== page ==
The pretty much ideal emulsifier for W/O emulsions, according to various papers, is polysorbate 80 (better known by the brand name “Tween 80”). This is a synthetic emulsifier made from polyethoxylated sorbitan and oleic acid – quite a mouthful. Apparently its molecular structure just works well for it to surround drops very well. It’s suitable for food applications, too. About its only downside is that people don’t like synthetic-sounding stuff in their food, and I guess there aren’t any long-term studies on it. The current limit for food applications (obtained by doing animal testing and dividing the discovered limit by 10) is 25 mg per kg of body weight per day.
As per the research, the main downside of low-energy emulsification is that you need a fair bit more emulsifier to make it work. This means that low-energy emulsification can actually become more expensive than buying a proper homogenizer if you create a lot of emulsions, but I figure I won’t manage that in a lifetime.
One other paper I found tested co-emulsions using both polysorbate 80 and soy lecithin at varying concentrations to further improve emulsion properties. I might look into this in the future but I’m a little wary after my complete failure with soy lecithin. According to some sources I found, lecithin doesn’t like acidic conditions, anyway.
Second attempt: spontaneous emulsification with polysorbate 80
I managed to find a single German vendor for polysorbate 80: Würzteufel. I ordered some and made a new batch. It’s a viscous, sticky liquid with a slightly unpleasant fatty smell, but at these concentrations, who cares…
Based on research results, this batch contained about as much emulsifier as oil, so in my 22.5 litre test batches which contain around 5 ml of essential oils, I used 5 ml of polysorbate 80.
As far as I can tell for now, it worked splendidly. Not only was it easy to mix in with the oils, it also created my first ever flavour emulsion without oil drops separating out, and no oily film on top of the final product. I didn’t need to do tons of whisking either, so for the next batch I’m considering just manually stirring with a spoon or something, just to see if that works, too.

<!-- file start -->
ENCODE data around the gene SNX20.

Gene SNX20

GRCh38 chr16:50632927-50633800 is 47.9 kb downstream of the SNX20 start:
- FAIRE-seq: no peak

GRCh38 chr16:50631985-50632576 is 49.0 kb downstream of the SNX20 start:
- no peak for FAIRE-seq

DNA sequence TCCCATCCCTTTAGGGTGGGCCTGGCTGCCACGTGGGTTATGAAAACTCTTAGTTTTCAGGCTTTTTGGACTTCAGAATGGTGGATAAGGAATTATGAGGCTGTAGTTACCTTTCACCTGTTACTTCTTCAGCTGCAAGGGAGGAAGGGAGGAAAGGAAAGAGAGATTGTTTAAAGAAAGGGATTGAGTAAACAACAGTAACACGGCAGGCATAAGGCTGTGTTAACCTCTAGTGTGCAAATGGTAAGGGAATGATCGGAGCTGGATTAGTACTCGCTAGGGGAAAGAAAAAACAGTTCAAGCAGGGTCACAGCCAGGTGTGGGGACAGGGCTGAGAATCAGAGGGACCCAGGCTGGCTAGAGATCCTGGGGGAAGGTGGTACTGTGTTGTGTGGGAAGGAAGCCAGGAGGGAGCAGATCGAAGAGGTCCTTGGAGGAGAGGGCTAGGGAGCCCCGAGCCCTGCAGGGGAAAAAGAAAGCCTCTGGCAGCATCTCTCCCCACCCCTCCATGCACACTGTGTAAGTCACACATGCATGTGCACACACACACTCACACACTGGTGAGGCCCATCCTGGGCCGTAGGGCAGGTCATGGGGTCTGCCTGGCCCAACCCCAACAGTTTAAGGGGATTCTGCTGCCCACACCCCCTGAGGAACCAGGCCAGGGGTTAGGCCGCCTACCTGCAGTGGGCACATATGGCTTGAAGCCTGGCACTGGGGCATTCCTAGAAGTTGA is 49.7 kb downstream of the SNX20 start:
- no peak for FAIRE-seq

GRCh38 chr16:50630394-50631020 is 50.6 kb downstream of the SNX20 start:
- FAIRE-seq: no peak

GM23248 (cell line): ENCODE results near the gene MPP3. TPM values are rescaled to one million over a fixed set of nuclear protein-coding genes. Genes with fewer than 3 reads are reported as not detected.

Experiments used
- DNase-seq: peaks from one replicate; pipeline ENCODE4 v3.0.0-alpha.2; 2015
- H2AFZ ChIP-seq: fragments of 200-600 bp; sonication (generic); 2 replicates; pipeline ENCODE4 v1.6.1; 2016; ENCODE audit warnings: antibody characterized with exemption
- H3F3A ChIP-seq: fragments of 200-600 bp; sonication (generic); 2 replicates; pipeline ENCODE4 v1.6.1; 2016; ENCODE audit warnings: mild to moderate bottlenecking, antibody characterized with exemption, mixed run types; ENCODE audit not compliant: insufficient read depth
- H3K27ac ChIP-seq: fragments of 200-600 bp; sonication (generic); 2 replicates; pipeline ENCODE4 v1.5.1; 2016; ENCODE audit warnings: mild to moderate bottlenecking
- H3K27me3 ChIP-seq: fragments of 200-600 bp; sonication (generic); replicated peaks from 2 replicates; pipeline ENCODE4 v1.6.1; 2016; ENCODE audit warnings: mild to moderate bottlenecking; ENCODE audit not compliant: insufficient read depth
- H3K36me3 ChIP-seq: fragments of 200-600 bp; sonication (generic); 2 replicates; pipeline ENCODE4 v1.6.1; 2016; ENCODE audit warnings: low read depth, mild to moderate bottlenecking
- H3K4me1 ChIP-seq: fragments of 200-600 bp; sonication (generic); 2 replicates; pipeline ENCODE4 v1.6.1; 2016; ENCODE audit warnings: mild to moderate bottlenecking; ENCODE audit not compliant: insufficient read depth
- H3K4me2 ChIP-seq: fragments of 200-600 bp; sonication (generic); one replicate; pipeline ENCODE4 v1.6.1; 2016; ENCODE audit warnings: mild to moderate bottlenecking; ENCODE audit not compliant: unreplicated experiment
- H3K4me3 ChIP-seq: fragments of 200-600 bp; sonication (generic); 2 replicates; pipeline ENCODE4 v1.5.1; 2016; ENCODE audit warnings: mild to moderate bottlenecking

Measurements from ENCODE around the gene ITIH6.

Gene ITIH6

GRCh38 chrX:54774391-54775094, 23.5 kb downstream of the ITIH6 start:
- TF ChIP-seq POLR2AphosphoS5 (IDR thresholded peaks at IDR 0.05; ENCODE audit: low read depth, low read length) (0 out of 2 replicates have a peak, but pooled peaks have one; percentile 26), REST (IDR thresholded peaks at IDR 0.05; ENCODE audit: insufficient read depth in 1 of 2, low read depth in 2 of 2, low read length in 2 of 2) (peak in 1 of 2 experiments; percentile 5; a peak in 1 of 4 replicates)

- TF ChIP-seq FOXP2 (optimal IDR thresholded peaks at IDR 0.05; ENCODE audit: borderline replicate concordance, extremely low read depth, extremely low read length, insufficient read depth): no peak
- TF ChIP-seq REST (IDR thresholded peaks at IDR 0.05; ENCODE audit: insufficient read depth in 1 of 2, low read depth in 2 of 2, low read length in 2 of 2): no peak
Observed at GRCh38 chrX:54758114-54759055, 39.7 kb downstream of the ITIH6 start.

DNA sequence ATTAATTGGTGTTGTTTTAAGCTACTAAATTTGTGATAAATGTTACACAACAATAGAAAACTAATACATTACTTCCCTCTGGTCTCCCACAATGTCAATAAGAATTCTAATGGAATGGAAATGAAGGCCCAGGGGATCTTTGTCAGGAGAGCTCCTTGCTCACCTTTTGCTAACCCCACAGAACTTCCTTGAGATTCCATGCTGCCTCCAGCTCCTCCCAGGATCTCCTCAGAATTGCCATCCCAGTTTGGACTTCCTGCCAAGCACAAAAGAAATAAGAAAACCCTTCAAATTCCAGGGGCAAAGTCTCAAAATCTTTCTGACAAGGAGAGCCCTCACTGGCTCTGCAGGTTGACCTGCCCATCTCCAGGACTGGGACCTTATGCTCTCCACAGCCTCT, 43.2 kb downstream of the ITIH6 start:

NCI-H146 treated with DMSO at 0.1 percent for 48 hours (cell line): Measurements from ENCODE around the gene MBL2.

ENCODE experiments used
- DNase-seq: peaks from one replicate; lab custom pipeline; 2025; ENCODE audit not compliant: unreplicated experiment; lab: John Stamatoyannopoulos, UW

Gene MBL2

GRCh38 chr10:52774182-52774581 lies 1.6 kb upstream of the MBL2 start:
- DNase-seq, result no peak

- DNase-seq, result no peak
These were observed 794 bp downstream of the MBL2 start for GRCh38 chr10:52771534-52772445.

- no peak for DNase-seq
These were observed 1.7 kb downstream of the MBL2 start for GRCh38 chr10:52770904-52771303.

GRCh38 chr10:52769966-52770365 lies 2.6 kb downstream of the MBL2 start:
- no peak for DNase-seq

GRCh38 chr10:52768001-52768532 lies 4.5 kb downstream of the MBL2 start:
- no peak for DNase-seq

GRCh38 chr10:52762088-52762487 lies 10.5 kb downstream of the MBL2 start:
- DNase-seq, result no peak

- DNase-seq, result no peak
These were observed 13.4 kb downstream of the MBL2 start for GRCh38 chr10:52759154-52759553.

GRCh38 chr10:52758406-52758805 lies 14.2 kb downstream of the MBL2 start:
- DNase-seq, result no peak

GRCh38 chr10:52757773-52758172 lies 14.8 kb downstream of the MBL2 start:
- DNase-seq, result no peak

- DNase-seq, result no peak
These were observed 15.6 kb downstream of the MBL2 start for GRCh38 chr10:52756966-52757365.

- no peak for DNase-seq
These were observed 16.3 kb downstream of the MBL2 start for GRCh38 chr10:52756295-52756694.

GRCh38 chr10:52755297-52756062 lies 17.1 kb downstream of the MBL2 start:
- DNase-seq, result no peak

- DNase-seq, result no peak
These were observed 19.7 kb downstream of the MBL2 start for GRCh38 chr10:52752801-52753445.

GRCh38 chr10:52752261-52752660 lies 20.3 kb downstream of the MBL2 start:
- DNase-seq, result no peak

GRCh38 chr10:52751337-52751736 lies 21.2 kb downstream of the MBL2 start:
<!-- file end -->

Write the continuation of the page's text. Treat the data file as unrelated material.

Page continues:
A few bottles into this batch, so far the flavour profile is fairly consistent, suggesting that this is a very evenly distributed emulsion. This was my goal, so if this continues until the end of this batch, I’ll be very happy!
I’ll be putting out a new recipe once I’ve spent some time tweaking the flavour in batches that actually have a consistent flavour.
This is what I might try in later batches:
- Use a 9:1 polysorbate 80 : soy lecithin mixture as suggested by some sources, but I’m not too hopeful about this after what happened with my first experiment with soy lecithin.
- Stir even less… just to make things faster.
- Try with less polysorbate 80. Maybe for our purposes, half of what I used is still more than enough…
- Add a tiny bit of xanthan as an additional emulsion stabilizer.
One more potential issue: Ostwald ripening
I did find several remarks about essential oils (among others) being susceptible to Ostwald ripening. This seems to mean that over time, larger oil drops will tend to grow and smaller oil drops will tend to shrink. Obviously that can lead to the emulsion breaking down completely, given enough time. I’m not sure yet whether this is an issue.
The common wisdom from our science friends is that the effect can be slowed way down by adding 10% of a vegetable oil rich in long-chain triglycerides (e.g. olive oil), or by adding a co-emulsifier. I might look into this if the concentrate doesn’t stay stable long enough for my purposes.